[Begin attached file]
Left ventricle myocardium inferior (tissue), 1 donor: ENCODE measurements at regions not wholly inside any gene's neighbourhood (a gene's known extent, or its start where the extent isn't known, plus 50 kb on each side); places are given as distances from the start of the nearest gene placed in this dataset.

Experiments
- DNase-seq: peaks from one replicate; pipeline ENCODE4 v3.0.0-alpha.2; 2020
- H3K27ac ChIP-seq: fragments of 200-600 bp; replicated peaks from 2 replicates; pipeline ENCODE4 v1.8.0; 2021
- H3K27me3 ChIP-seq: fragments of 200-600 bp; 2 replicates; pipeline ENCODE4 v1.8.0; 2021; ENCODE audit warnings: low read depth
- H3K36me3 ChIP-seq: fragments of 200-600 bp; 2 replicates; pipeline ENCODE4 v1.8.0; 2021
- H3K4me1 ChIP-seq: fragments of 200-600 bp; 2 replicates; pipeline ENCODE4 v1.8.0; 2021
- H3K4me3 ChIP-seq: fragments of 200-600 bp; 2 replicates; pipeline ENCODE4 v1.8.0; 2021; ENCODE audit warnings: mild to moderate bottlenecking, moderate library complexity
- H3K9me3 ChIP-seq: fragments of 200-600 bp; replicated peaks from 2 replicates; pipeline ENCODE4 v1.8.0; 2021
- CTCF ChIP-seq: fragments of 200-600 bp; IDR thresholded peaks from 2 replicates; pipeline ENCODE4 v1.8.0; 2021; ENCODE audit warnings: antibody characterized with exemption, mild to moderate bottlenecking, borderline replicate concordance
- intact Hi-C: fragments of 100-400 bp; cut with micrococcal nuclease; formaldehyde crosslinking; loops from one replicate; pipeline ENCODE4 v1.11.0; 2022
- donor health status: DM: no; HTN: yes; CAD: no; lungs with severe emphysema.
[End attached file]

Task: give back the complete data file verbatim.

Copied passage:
Left ventricle myocardium inferior (tissue), 1 donor: ENCODE measurements at regions not wholly inside any gene's neighbourhood (a gene's known extent, or its start where the extent isn't known, plus 50 kb on each side); places are given as distances from the start of the nearest gene placed in this dataset.

Experiments
- DNase-seq: peaks from one replicate; pipeline ENCODE4 v3.0.0-alpha.2; 2020
- H3K27ac ChIP-seq: fragments of 200-600 bp; replicated peaks from 2 replicates; pipeline ENCODE4 v1.8.0; 2021
- H3K27me3 ChIP-seq: fragments of 200-600 bp; 2 replicates; pipeline ENCODE4 v1.8.0; 2021; ENCODE audit warnings: low read depth
- H3K36me3 ChIP-seq: fragments of 200-600 bp; 2 replicates; pipeline ENCODE4 v1.8.0; 2021
- H3K4me1 ChIP-seq: fragments of 200-600 bp; 2 replicates; pipeline ENCODE4 v1.8.0; 2021
- H3K4me3 ChIP-seq: fragments of 200-600 bp; 2 replicates; pipeline ENCODE4 v1.8.0; 2021; ENCODE audit warnings: mild to moderate bottlenecking, moderate library complexity
- H3K9me3 ChIP-seq: fragments of 200-600 bp; replicated peaks from 2 replicates; pipeline ENCODE4 v1.8.0; 2021
- CTCF ChIP-seq: fragments of 200-600 bp; IDR thresholded peaks from 2 replicates; pipeline ENCODE4 v1.8.0; 2021; ENCODE audit warnings: antibody characterized with exemption, mild to moderate bottlenecking, borderline replicate concordance
- intact Hi-C: fragments of 100-400 bp; cut with micrococcal nuclease; formaldehyde crosslinking; loops from one replicate; pipeline ENCODE4 v1.11.0; 2022
- donor health status: DM: no; HTN: yes; CAD: no; lungs with severe emphysema.